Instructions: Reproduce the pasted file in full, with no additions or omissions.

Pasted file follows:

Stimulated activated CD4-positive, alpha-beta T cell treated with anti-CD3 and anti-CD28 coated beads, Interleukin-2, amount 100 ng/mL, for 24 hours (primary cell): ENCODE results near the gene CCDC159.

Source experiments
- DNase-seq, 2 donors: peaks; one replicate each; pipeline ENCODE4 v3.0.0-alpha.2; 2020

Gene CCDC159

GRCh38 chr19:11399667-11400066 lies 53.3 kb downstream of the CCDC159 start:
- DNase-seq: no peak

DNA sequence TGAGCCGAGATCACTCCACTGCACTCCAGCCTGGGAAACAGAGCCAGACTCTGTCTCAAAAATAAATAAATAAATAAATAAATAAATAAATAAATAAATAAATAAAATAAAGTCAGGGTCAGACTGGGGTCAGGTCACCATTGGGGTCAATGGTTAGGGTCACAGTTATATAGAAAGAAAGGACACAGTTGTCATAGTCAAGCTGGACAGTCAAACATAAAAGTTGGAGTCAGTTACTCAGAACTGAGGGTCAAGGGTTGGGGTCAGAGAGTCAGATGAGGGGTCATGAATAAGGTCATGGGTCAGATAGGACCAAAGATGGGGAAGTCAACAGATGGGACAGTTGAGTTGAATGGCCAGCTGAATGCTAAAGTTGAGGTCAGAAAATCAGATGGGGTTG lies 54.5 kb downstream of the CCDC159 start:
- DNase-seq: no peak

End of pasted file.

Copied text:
Stimulated activated CD4-positive, alpha-beta T cell treated with anti-CD3 and anti-CD28 coated beads, Interleukin-2, amount 100 ng/mL, for 24 hours (primary cell): ENCODE results near the gene CCDC159.

Source experiments
- DNase-seq, 2 donors: peaks; one replicate each; pipeline ENCODE4 v3.0.0-alpha.2; 2020

Gene CCDC159

GRCh38 chr19:11399667-11400066 lies 53.3 kb downstream of the CCDC159 start:
- DNase-seq: no peak

DNA sequence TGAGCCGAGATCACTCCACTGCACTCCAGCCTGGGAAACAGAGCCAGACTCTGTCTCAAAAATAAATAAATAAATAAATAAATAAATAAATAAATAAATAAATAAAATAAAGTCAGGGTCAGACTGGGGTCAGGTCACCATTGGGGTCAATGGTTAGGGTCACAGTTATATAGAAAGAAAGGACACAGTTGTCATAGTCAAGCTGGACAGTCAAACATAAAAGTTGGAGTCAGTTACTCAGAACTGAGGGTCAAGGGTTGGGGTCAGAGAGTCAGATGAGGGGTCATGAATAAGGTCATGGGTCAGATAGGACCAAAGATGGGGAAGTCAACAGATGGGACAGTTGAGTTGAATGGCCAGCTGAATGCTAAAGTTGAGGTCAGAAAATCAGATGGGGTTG lies 54.5 kb downstream of the CCDC159 start:
- DNase-seq: no peak